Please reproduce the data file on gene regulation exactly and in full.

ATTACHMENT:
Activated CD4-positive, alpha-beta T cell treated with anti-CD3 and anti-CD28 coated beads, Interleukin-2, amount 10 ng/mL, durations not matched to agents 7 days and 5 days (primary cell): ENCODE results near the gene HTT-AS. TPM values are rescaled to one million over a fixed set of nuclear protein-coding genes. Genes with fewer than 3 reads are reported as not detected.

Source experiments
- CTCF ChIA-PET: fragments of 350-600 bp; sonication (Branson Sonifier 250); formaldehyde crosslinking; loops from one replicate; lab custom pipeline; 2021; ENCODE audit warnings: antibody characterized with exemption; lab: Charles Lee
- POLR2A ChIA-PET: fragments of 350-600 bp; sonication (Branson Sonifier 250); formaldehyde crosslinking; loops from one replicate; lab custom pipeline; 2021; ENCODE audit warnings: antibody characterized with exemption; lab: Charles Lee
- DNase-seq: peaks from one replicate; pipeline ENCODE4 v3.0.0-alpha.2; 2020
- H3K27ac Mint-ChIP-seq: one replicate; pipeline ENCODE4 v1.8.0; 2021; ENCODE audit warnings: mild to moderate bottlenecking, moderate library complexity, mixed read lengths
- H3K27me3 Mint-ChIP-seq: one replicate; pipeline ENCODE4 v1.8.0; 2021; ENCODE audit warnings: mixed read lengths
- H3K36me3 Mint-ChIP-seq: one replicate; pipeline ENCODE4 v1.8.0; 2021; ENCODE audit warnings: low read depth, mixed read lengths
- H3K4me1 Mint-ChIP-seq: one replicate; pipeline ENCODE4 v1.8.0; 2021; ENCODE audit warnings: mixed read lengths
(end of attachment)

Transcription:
Activated CD4-positive, alpha-beta T cell treated with anti-CD3 and anti-CD28 coated beads, Interleukin-2, amount 10 ng/mL, durations not matched to agents 7 days and 5 days (primary cell): ENCODE results near the gene HTT-AS. TPM values are rescaled to one million over a fixed set of nuclear protein-coding genes. Genes with fewer than 3 reads are reported as not detected.

Source experiments
- CTCF ChIA-PET: fragments of 350-600 bp; sonication (Branson Sonifier 250); formaldehyde crosslinking; loops from one replicate; lab custom pipeline; 2021; ENCODE audit warnings: antibody characterized with exemption; lab: Charles Lee
- POLR2A ChIA-PET: fragments of 350-600 bp; sonication (Branson Sonifier 250); formaldehyde crosslinking; loops from one replicate; lab custom pipeline; 2021; ENCODE audit warnings: antibody characterized with exemption; lab: Charles Lee
- DNase-seq: peaks from one replicate; pipeline ENCODE4 v3.0.0-alpha.2; 2020
- H3K27ac Mint-ChIP-seq: one replicate; pipeline ENCODE4 v1.8.0; 2021; ENCODE audit warnings: mild to moderate bottlenecking, moderate library complexity, mixed read lengths
- H3K27me3 Mint-ChIP-seq: one replicate; pipeline ENCODE4 v1.8.0; 2021; ENCODE audit warnings: mixed read lengths
- H3K36me3 Mint-ChIP-seq: one replicate; pipeline ENCODE4 v1.8.0; 2021; ENCODE audit warnings: low read depth, mixed read lengths
- H3K4me1 Mint-ChIP-seq: one replicate; pipeline ENCODE4 v1.8.0; 2021; ENCODE audit warnings: mixed read lengths